The adhesion of CVD mullite coatings was evaluated by cycling them
between 1250°C and room temperature. The test consisted of rapid
insertion and removal of the samples from the hot zone of the furnace
after holding the sample for 1 hour at temperature. After 500 cycles, the
coating exhibited no signs of cracking and/or spallation. The excellent
adhesion of the coating can be partially attributed to two reasons. The
first is the formation of equiaxed mullite grains in the nanocrystalline
layer surface leading to a close CTE match at the coating/substrate
interface. The second is the gradation of the CTE across the thickness of
the mullite coating, which avoids any abrupt changes of CTE across the
coating thickness, while allowing the coating surface to be highly
alumina-rich. Furthermore, as can be seen in the cross-sectional TEM
micrograph in Figure 4a, the high-alumina coating surface (Al/Si ~ 8)
showed no signs of phase separation after a total of 500 h at 1250°C.
However, if the coating was further annealed for 100 h at 1400°C, phase
transformations in the high-Al regions did occur. Figure 4b shows the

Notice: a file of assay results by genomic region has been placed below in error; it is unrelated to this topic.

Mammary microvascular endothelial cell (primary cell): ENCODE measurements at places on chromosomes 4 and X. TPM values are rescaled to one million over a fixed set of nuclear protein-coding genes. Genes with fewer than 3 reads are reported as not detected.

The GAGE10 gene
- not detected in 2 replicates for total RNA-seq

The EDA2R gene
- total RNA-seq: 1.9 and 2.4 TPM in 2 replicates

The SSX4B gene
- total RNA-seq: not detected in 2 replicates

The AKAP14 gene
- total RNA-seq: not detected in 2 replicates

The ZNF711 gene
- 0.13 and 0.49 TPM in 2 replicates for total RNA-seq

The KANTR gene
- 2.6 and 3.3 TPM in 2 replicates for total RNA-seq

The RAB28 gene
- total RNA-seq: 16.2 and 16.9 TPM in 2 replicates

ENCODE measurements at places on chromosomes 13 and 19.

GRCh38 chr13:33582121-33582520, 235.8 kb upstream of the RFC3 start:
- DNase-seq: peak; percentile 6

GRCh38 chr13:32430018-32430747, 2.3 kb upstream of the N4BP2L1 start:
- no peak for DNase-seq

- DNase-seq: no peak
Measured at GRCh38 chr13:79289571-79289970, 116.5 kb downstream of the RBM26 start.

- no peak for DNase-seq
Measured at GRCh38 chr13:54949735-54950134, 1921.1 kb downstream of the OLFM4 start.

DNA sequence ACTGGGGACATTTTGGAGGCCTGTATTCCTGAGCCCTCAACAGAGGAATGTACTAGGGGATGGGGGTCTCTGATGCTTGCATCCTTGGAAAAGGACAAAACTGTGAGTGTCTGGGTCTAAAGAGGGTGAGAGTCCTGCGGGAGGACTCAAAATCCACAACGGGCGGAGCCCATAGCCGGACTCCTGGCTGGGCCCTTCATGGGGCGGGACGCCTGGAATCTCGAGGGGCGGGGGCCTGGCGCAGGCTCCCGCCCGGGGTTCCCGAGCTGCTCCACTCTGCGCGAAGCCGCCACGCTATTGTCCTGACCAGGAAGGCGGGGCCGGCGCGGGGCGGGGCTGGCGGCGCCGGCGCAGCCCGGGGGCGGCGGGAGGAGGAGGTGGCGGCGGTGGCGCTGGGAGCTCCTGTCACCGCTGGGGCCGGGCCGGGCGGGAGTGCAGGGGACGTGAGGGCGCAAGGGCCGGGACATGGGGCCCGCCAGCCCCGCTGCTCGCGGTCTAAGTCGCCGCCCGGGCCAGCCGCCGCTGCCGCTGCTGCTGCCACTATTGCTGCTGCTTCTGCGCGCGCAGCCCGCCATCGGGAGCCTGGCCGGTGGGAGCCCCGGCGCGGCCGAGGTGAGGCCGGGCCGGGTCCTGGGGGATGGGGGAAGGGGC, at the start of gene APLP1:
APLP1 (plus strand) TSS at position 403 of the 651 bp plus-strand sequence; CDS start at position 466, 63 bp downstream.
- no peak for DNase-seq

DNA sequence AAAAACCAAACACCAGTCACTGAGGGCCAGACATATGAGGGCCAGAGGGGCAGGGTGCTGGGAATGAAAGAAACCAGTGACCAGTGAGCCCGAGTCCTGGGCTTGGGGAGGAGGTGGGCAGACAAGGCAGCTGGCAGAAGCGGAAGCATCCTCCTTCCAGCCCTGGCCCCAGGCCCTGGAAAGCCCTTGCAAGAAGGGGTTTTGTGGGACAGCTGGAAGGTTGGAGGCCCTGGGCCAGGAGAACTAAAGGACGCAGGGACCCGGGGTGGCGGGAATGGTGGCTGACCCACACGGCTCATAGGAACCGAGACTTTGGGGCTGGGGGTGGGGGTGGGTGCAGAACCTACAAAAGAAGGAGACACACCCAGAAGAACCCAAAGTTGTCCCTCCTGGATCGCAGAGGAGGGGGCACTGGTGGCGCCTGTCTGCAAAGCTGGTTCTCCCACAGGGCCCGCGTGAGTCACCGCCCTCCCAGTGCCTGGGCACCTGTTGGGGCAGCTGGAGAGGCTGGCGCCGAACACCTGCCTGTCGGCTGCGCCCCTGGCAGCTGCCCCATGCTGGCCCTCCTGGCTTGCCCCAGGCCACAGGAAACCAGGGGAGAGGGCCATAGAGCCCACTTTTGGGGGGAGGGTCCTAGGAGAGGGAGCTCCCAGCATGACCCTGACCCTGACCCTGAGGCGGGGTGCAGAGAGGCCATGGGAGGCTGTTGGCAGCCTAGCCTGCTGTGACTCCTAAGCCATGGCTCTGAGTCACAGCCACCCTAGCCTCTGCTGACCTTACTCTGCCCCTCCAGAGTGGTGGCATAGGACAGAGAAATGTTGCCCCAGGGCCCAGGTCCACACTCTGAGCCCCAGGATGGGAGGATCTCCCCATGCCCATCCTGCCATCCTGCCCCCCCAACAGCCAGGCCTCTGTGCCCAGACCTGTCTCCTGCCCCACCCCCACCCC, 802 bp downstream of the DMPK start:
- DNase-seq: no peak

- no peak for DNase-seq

formation of 100∼300 nm sized α- Al2O3 precipitates in the highly Al-rich
regions of the coating. It is significant to note that this precipitation
phenomenon was not accompanied by the formation of any microcracks.
The precipitation of the corundum phase in Al-rich mullite is consistent
with reports by other researchers , suggesting that annealing Al-rich
CVD mullite may be a viable method of producing uniform finely
dispersed Al2O3/mullite nano-composite coatings.
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Figure 4. TEM micrographs showing a) no phase separation in the Al-rich
portion of the CVD mullite coating after 500 at 1250°C, while b)